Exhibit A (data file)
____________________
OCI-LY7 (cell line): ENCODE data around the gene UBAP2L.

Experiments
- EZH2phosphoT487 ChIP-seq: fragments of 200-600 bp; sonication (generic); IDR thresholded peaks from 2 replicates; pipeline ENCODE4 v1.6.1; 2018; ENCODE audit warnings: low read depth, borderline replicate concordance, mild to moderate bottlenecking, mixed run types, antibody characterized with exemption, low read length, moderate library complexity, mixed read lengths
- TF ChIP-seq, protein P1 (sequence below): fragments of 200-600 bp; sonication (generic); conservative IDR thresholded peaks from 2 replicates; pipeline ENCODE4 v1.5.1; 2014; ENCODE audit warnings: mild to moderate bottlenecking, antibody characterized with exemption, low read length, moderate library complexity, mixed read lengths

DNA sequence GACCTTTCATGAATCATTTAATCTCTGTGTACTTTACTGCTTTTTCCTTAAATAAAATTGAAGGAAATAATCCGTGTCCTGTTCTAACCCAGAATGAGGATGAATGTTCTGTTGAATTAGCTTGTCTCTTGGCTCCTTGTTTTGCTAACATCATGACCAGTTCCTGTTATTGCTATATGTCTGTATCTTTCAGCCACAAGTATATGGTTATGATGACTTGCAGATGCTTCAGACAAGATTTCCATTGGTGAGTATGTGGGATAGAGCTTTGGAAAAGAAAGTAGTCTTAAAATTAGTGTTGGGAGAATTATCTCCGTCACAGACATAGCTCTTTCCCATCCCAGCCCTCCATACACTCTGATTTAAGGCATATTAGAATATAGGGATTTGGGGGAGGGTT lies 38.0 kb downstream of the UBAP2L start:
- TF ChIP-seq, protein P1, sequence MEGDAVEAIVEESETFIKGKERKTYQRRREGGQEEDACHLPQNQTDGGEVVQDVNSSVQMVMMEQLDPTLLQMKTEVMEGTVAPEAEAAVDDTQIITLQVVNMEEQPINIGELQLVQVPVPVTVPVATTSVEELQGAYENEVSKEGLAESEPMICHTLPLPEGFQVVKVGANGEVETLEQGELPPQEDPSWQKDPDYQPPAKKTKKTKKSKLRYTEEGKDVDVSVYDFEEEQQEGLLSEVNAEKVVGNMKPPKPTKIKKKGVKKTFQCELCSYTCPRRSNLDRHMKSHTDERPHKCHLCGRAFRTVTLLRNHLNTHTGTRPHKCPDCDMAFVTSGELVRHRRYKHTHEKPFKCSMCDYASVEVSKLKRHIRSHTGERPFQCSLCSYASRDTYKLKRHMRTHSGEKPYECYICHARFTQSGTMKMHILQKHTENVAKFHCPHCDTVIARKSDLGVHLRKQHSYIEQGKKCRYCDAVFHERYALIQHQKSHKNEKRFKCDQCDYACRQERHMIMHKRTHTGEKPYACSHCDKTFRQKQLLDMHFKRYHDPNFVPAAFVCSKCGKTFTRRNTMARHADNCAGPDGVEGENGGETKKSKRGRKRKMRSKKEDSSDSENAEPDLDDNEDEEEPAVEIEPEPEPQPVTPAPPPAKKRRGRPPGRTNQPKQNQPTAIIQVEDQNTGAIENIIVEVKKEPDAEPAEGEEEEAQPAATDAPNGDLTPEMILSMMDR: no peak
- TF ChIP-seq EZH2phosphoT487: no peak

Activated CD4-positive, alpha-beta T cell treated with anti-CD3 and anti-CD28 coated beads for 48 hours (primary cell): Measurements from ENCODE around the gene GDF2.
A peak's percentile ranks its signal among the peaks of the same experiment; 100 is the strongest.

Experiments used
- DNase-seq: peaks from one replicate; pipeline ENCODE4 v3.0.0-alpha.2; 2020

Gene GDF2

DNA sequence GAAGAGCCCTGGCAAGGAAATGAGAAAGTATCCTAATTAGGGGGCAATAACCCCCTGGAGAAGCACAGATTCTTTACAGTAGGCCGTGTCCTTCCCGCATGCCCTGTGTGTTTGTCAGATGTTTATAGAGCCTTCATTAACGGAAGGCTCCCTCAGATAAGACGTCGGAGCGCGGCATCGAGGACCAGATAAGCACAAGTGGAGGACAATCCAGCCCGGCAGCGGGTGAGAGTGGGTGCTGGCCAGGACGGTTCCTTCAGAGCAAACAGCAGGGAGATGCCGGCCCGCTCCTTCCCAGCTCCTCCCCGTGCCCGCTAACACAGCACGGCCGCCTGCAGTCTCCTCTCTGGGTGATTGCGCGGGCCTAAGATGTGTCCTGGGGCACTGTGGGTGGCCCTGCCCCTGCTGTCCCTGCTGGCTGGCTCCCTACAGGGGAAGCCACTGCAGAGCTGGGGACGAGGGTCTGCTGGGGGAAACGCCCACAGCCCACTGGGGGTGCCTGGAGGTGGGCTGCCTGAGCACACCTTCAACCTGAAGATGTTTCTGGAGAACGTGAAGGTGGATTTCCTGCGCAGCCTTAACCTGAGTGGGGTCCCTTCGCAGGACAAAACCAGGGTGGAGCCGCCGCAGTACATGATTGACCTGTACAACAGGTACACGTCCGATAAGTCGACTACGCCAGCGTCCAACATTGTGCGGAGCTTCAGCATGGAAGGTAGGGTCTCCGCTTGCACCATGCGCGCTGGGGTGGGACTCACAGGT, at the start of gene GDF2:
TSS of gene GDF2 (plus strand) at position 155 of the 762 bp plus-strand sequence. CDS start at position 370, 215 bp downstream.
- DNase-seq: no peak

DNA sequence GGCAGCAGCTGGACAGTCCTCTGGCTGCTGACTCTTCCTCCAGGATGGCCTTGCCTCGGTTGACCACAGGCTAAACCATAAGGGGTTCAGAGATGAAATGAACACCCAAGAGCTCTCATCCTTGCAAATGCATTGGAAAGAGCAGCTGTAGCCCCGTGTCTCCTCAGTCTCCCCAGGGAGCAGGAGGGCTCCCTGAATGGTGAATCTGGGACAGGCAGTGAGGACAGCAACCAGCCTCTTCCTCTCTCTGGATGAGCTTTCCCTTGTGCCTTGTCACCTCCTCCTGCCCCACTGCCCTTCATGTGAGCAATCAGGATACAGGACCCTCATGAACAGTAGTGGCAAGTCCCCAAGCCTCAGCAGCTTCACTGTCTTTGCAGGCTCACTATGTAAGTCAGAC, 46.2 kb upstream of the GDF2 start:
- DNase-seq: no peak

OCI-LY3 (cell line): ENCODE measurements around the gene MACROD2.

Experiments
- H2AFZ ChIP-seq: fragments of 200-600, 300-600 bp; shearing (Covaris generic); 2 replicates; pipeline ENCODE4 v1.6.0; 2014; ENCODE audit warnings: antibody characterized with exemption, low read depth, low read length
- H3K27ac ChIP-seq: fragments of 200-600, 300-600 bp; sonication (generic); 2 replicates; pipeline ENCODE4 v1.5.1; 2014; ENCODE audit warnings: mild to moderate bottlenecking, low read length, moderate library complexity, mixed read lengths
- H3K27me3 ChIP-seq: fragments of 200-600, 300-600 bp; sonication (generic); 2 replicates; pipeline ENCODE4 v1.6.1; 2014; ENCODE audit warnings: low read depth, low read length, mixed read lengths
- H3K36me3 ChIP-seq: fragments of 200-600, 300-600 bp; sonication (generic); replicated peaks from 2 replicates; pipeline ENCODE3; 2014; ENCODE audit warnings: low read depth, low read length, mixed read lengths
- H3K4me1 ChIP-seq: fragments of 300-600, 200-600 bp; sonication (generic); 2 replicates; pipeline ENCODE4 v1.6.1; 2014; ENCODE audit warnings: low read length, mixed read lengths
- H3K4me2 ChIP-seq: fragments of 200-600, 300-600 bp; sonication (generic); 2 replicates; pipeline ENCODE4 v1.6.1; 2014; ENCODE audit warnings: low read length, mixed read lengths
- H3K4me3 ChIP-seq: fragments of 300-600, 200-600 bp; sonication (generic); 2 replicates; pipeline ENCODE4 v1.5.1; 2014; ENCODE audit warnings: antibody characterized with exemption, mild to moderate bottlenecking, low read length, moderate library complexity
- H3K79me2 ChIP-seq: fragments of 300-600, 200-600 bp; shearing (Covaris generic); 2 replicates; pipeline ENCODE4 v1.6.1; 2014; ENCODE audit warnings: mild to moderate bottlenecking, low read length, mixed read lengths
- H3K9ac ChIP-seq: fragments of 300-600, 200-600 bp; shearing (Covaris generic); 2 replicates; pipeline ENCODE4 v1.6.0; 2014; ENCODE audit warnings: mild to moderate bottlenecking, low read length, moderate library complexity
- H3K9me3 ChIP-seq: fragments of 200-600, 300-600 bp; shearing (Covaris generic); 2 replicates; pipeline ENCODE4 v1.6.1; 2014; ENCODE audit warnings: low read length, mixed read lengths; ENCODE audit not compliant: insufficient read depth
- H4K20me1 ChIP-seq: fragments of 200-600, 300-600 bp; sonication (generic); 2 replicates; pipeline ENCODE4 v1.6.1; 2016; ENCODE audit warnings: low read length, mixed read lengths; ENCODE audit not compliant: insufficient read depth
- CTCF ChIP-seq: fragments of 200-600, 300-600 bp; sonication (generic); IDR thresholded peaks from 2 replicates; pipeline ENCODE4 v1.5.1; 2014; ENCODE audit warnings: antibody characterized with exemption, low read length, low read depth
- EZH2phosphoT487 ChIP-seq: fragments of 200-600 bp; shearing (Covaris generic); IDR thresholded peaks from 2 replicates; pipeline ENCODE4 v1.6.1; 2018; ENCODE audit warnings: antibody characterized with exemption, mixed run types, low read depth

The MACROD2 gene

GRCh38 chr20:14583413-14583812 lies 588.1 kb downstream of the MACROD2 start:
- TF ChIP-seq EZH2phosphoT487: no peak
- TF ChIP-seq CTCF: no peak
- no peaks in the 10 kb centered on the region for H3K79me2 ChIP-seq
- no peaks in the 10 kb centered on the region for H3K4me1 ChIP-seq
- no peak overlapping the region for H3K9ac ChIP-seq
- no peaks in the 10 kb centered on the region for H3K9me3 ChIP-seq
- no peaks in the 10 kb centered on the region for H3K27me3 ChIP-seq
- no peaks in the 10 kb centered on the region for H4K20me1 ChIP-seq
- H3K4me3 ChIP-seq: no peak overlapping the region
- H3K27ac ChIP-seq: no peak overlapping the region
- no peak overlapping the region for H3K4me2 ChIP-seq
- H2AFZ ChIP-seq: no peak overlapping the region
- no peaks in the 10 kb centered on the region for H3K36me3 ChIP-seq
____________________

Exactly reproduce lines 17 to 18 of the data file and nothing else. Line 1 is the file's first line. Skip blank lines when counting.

- DNase-seq: no peak

OCI-LY3 (cell line): ENCODE measurements around the gene MACROD2.